Nicholas Grimshaw and Partners' Eden Project in Cornwall is set to almost double in size under new plans being drawn up for the giant greenhouse development.
The £75 million botanical centre and visitor attraction currently consists of two giant steel frame greenhouses set in a disused clay quarry outside St.
Austell. These so-called 'biomes' are still under construction and will feature plants from warm temperate climates and the humid tropics. But they could soon be joined by new green houses for semi-arid and sub-tropical plants. This will depend largely on the centre hitting visitor targets of 500,000 a year, from the 2.5 million holidaymakers who visit the South West peninsula annually and the UK's three million enthusiastic amateur gardeners.
The extra developments could spell more work for the practice worth millions of pounds.
'We always left room in the masterplan for these additions and there could be two subsequent smaller biomes, ' said Jolyon Brewis, associate at Grimshaw's. The superstructure and cladding alone for the new elements would cost around £26 million, he estimated. Grimshaw is also in talks with the project's landscape architect, Land Use Consultants, to design a number of smaller pavilions within the biomes, he added.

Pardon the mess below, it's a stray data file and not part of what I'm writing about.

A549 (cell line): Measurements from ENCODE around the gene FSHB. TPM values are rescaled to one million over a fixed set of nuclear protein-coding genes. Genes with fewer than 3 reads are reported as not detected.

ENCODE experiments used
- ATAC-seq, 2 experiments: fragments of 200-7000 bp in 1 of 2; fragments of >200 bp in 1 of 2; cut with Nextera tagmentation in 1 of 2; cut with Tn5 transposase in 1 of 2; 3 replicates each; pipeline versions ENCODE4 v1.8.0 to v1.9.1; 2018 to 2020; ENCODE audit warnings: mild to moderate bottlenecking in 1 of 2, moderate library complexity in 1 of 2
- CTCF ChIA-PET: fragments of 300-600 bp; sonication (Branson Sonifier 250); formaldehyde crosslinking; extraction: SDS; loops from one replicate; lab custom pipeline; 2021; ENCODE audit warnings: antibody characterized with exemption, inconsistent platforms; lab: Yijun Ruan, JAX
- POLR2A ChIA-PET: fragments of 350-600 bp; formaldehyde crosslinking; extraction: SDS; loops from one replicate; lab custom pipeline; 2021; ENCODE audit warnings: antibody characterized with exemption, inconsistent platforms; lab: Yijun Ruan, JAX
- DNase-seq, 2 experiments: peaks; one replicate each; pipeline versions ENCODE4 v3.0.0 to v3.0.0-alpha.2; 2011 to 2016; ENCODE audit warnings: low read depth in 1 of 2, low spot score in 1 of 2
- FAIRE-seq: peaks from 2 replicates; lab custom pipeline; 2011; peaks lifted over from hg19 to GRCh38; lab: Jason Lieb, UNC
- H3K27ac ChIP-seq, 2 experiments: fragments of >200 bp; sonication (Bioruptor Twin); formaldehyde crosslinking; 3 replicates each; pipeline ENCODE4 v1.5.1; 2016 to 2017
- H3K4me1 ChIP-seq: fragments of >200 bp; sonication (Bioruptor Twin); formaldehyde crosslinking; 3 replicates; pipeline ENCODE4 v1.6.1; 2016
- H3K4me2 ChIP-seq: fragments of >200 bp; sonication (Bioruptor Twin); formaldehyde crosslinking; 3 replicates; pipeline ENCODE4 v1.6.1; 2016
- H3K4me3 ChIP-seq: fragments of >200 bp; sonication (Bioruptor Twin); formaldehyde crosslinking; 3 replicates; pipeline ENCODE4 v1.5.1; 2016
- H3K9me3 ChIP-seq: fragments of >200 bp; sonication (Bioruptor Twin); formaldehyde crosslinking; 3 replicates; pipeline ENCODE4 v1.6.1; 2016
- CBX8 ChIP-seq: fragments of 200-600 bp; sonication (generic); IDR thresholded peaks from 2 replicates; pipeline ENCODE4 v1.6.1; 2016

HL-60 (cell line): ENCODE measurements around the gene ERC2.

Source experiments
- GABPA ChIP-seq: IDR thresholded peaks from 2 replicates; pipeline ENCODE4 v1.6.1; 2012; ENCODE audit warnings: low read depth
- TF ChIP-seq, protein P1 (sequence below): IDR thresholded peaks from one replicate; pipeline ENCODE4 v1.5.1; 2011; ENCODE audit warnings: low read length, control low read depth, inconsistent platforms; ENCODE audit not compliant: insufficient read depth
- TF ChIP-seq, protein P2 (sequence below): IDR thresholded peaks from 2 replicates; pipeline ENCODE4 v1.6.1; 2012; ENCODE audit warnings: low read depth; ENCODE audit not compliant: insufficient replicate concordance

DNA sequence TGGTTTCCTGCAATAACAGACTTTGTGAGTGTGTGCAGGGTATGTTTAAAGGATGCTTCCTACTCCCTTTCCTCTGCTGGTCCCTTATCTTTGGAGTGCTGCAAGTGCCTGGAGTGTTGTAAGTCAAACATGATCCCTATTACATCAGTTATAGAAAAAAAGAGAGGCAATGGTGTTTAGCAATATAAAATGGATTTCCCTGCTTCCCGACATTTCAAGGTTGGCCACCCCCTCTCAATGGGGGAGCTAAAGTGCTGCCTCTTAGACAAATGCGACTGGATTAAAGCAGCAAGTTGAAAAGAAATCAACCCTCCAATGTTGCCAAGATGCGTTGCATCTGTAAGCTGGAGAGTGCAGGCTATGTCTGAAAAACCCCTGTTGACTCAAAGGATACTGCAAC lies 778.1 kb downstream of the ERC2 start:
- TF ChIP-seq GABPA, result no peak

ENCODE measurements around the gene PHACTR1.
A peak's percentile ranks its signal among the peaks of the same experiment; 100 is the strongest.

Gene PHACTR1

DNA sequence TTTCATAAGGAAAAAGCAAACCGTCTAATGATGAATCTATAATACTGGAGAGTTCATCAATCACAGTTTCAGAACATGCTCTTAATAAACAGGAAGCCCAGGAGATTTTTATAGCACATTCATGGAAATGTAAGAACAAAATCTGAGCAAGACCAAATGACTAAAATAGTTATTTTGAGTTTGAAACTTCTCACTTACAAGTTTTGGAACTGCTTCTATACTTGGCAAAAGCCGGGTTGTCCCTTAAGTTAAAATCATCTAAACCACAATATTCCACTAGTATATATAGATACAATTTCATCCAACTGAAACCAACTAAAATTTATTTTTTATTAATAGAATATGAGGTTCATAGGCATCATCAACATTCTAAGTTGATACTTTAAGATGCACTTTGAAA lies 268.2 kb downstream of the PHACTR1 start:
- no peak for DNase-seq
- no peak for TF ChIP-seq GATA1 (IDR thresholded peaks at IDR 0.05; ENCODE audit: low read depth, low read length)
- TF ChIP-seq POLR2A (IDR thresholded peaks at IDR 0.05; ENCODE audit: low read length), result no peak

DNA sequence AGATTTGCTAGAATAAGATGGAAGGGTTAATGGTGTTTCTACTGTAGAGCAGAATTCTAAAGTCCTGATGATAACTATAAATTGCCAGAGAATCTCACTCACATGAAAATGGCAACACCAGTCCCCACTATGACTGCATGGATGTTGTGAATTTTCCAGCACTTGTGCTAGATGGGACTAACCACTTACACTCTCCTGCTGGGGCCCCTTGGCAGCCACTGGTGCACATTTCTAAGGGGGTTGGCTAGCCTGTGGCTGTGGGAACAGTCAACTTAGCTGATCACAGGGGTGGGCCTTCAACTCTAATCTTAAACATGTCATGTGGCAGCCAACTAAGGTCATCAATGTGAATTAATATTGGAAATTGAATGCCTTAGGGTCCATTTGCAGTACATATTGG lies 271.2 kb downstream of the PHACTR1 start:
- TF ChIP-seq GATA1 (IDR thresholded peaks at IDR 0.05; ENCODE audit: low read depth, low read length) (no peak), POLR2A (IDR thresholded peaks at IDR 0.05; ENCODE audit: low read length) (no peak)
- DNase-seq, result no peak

The news came as the visitor centre for the Lottery-backed project opened to the public this week, in advance of the opening for the entire project around Easter 2001. The centre will allow visitors to view the construction of the 60m tall biomes and see an exhibition on the centre's goals.
Grimshaw has avoided using glass for the greenhouses and has instead opted to clad the steel frame buildings with almost transparent polygon-shaped air-filled cushions made from 0.2mm thick polymer known as ETFE. The alternative to glazing means that the load on the structure is reduced and that more light will penetrate the greenhouse. The material is intended to last at least 30 years but the choice has raised fears that the cushions will act as drums during rain showers.